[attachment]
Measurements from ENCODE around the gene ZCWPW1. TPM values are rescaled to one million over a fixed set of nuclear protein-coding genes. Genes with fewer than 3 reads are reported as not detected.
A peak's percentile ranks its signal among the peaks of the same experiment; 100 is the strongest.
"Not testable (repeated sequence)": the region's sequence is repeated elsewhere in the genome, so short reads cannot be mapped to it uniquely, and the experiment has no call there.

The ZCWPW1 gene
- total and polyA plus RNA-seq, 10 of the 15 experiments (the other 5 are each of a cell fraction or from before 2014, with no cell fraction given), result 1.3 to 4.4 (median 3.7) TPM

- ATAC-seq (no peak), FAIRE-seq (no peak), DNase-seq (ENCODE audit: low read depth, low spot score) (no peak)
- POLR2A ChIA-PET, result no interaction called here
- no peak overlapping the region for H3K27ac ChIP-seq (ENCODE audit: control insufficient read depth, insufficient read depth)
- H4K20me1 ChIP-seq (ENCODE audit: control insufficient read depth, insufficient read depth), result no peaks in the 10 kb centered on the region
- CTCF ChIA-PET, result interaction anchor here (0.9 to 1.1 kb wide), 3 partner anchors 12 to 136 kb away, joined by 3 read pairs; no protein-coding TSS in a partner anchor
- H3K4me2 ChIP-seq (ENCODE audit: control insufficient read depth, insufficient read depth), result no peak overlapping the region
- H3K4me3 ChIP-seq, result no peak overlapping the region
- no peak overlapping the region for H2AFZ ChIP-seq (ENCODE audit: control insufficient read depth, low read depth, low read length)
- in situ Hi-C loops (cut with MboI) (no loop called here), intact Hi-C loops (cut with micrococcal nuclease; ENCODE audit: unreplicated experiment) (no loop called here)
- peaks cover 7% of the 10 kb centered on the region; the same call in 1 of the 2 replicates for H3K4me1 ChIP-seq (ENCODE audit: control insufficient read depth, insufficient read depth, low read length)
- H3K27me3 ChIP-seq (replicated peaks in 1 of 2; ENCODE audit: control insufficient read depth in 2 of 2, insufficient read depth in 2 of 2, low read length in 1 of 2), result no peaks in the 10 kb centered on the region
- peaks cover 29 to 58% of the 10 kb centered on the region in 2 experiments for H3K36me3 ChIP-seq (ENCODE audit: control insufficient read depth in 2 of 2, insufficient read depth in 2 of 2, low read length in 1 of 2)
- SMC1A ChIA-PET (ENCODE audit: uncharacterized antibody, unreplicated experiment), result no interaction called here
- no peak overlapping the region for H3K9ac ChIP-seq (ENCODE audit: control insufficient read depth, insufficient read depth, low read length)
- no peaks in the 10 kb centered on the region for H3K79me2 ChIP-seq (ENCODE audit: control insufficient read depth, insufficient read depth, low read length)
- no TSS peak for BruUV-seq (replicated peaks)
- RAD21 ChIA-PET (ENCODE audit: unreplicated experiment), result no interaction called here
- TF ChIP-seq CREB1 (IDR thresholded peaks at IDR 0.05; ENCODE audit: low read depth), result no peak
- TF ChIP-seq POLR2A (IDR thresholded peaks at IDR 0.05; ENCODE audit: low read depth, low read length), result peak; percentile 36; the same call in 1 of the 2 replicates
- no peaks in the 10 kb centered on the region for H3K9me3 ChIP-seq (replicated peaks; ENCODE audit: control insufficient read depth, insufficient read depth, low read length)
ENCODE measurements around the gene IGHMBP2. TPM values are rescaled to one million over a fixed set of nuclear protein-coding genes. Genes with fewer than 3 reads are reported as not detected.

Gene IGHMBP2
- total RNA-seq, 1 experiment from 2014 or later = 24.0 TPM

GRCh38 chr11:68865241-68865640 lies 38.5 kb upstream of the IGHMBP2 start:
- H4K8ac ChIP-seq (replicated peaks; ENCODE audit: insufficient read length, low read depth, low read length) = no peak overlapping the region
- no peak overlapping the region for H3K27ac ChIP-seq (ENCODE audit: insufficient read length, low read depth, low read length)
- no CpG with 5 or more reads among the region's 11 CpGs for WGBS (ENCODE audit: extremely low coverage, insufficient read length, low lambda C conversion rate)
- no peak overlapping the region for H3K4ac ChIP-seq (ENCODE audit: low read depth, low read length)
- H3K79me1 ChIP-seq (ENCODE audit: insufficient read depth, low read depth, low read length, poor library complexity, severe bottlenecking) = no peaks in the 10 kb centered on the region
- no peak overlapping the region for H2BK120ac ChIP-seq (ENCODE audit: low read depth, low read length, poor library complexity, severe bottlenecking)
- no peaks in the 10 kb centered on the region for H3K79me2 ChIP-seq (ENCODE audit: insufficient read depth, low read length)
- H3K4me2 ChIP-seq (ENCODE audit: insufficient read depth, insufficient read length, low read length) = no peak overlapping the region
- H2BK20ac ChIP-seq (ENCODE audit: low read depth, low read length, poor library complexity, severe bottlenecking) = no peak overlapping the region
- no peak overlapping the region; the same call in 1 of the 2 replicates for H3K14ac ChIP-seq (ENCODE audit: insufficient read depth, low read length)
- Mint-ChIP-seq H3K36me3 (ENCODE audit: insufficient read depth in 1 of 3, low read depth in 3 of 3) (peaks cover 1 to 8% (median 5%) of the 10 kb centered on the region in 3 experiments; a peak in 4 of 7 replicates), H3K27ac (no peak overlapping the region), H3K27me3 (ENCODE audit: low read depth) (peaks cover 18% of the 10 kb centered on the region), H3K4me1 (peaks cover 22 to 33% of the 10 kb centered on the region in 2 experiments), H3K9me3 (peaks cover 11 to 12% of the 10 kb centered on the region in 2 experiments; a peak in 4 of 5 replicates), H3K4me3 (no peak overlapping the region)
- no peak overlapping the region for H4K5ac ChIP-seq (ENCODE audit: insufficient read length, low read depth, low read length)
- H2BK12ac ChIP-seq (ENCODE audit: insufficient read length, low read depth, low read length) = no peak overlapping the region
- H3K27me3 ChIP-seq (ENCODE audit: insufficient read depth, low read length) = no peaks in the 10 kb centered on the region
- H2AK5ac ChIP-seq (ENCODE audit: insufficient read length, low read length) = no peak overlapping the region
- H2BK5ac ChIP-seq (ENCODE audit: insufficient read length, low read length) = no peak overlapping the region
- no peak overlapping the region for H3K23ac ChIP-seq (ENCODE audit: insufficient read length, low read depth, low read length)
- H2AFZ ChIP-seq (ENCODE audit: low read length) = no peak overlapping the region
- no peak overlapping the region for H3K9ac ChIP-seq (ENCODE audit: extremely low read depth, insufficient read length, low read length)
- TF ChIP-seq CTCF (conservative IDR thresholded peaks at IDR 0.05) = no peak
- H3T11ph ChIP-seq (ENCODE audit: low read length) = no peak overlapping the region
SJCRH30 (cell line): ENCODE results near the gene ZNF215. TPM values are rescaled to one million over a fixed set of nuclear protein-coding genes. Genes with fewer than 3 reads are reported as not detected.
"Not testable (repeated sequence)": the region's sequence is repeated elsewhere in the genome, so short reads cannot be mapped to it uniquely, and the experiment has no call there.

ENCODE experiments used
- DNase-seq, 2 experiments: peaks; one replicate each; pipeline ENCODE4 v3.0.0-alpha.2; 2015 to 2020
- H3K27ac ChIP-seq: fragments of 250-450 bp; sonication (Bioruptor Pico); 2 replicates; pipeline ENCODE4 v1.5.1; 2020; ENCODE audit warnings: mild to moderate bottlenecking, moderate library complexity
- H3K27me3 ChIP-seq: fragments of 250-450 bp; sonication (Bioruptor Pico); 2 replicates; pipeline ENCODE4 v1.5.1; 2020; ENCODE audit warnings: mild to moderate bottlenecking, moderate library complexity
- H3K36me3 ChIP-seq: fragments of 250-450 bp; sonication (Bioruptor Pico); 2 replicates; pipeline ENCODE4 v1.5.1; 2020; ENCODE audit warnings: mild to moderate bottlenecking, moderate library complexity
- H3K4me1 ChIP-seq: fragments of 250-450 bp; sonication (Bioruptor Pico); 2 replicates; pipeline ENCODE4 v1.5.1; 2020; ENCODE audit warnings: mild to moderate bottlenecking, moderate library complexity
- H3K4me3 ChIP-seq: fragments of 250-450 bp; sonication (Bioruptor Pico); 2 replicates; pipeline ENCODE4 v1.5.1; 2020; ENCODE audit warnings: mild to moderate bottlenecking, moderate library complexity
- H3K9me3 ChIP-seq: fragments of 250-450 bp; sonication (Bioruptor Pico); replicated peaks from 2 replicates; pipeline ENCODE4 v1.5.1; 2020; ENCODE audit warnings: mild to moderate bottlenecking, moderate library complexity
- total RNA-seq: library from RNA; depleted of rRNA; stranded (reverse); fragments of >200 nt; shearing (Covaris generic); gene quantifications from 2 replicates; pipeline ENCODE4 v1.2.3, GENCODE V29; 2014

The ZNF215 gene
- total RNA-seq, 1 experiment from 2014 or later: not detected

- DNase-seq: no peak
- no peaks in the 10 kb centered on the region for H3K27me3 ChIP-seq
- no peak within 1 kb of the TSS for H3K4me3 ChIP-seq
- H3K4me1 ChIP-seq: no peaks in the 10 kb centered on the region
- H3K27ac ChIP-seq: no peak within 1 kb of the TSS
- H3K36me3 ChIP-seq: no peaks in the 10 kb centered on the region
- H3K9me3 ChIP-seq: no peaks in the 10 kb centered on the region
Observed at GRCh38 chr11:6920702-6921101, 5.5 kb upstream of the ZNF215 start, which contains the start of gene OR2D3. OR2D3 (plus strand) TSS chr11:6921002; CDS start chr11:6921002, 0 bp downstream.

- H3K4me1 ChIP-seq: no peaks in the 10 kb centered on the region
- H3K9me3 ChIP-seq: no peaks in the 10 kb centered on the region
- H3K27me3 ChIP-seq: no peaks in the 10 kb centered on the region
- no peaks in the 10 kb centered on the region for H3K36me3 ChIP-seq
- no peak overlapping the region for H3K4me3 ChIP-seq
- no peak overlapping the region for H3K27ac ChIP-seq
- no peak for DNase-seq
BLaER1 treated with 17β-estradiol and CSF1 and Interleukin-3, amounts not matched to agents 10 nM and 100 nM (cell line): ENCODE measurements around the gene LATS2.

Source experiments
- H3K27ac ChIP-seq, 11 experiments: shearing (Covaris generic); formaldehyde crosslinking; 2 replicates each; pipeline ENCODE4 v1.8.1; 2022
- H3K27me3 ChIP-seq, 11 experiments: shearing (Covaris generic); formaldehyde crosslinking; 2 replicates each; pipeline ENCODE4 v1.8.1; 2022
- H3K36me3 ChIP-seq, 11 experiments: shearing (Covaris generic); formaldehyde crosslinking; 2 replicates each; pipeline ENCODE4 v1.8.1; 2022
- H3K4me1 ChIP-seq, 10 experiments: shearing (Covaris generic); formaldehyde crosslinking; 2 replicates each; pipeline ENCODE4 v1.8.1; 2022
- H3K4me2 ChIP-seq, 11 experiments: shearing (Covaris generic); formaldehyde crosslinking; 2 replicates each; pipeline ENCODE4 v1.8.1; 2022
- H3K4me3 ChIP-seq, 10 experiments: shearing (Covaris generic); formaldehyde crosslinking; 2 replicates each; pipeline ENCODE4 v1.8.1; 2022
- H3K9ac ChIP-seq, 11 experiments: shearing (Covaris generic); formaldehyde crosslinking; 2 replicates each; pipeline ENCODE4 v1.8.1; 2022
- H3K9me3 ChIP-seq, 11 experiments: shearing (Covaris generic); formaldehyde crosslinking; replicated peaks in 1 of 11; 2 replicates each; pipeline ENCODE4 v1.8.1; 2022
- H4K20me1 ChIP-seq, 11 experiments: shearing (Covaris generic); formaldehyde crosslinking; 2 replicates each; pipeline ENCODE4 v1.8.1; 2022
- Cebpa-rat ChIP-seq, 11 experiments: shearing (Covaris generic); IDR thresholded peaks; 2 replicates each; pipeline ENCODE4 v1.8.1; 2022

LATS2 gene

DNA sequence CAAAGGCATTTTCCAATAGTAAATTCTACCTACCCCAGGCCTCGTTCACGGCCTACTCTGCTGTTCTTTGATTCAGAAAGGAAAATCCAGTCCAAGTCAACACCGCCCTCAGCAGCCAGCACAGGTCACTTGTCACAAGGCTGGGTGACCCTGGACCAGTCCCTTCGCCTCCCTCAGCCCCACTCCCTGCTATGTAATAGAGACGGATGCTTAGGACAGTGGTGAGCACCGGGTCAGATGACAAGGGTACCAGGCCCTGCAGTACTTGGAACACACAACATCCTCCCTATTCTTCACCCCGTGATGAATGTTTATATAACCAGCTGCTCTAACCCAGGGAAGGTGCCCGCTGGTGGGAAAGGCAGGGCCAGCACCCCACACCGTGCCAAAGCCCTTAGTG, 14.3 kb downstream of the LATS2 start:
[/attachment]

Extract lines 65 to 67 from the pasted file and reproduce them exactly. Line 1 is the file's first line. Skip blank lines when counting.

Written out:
- no peaks in the 10 kb centered on the region for H3K27me3 ChIP-seq
- no peak within 1 kb of the TSS for H3K4me3 ChIP-seq
- H3K4me1 ChIP-seq: no peaks in the 10 kb centered on the region